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LINGUIST List 20.3733

Mon Nov 02 2009

Diss: Psycholing: Tremblay: 'Processing Advantages of Lexical...'

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        1.    Antoine Tremblay, Processing Advantages of Lexical Bundles: Evidence from self-paced reading, word ad sentence recall, and free recall with event-related brain potential recordings

Message 1: Processing Advantages of Lexical Bundles: Evidence from self-paced reading, word ad sentence recall, and free recall with event-related brain potential recordings
Date: 30-Oct-2009
From: Antoine Tremblay <trea26gmail.com>
Subject: Processing Advantages of Lexical Bundles: Evidence from self-paced reading, word ad sentence recall, and free recall with event-related brain potential recordings
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Institution: University of Alberta
Program: Applied Linguistics Program
Dissertation Status: Completed
Degree Date: 2009

Author: Antoine Tremblay

Dissertation Title: Processing Advantages of Lexical Bundles: Evidence from self-paced reading, word ad sentence recall, and free recall with event-related brain potential recordings

Dissertation URL: http://www.ualberta.ca/~antoinet/ThesisDraft_10_B.pdf

Linguistic Field(s): Psycholinguistics

Subject Language(s): English (eng)

Dissertation Director:
Gary Libben
Bruce Derwing
Ruth Ann Atchley
Anthony Singhal
Chris Westbury

Dissertation Abstract:

Lexical bundles (LBs) are high frequency continuous multi-word strings,
which may span phrasal boundaries (e.g., I don't know whether, don't worry
about it, and in the middle of the). Given their high frequency of use,
many researchers have argued that such things are stored and processed as
single units. In this thesis, I address the question of whether four- and
five-word lexical bundles taken in their referential form are stored and/or
processed holistically.
I first examine this issue in three self-paced reading experiments, which
compared sentences containing LBs (e.g., in the middle of the) and matched
control sentence fragments (e.g., in the front of the). LBs and sentences
containing LBs were read faster than the control sentence fragments in all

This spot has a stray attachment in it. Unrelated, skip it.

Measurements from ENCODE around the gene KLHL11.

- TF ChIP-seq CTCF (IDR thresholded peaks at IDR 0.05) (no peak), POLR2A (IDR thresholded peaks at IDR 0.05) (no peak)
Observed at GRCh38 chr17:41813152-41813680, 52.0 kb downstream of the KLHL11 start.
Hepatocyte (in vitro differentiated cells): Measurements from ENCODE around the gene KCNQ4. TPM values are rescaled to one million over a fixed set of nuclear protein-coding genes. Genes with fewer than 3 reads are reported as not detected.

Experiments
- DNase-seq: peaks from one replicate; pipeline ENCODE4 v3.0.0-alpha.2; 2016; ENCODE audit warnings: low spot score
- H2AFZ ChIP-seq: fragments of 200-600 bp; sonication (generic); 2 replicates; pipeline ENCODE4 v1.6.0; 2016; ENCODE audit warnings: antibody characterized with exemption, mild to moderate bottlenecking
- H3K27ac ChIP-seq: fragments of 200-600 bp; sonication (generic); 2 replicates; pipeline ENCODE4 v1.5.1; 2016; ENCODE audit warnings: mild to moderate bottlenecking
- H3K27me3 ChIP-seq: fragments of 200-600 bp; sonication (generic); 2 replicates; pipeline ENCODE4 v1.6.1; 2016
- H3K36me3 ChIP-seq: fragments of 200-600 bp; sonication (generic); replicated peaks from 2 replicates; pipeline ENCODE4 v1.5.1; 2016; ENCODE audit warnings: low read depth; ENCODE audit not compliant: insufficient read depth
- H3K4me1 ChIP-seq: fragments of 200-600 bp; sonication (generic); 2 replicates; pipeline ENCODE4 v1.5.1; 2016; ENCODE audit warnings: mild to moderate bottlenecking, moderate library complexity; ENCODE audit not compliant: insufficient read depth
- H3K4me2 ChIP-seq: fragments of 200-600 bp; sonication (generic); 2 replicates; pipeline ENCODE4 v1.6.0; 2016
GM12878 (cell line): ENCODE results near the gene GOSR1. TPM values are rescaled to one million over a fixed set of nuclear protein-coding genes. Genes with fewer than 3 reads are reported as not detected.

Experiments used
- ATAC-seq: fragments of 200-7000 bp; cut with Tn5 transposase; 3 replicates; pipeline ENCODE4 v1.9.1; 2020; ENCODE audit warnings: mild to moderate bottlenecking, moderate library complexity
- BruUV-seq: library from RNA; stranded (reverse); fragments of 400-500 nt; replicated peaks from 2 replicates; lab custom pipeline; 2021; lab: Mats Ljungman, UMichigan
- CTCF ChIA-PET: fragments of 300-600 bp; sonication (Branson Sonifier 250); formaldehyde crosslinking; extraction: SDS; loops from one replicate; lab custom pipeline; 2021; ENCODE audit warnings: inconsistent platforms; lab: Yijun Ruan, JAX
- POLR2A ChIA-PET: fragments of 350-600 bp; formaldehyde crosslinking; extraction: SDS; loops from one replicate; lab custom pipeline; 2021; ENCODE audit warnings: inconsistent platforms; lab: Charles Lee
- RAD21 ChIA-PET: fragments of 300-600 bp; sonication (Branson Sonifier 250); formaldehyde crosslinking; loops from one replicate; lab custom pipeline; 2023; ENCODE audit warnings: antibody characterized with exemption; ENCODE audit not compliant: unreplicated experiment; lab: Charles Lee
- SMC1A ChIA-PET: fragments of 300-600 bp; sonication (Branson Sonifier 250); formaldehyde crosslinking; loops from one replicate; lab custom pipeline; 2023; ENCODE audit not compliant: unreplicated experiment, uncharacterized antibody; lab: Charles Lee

three experiments. In two follow-up word and sentence recall experiments, I
demonstrated that the LB facilitatory effect is also present in recall:
More sentences containing LBs (e.g., But honestly, I don't think he ran
away) were correctly remembered than those containing non-lexical bundles
(NLBs; e.g., But honestly, I do think he ran away). Though these results
lend support to the view that highly frequent multi-word sequences are
stored and processed holistically, I could not reject the alternative
account according to which multi-word sequences are put together on-line
more or less quickly.
In order to clarify this issue and to determine whether the LB effect is
categorical or continuous, I conducted an immediate free recall task with
electroencephalogram recordings. Behavioral data showed that recall was
affected in a graded manner by whole-string probability as well as by
sequence-internal word and trigram frequencies. Electrophysiological data
revealed that whole-string probability modulated in a graded manner
posterior P1 and frontal N1 amplitudes ~ 110 - 150 ms after stimulus onset.
These results strongly suggest that at least some aspects of multi-word
sequences are stored and retrieved as wholes.
In conclusion, the results reported here support the view that (i) LBs and
NLBs are two extremes of a continuum, and (ii) regular multi-word sequences
leave memory traces in the brain, which is exactly in line with usage-based
accounts of language.



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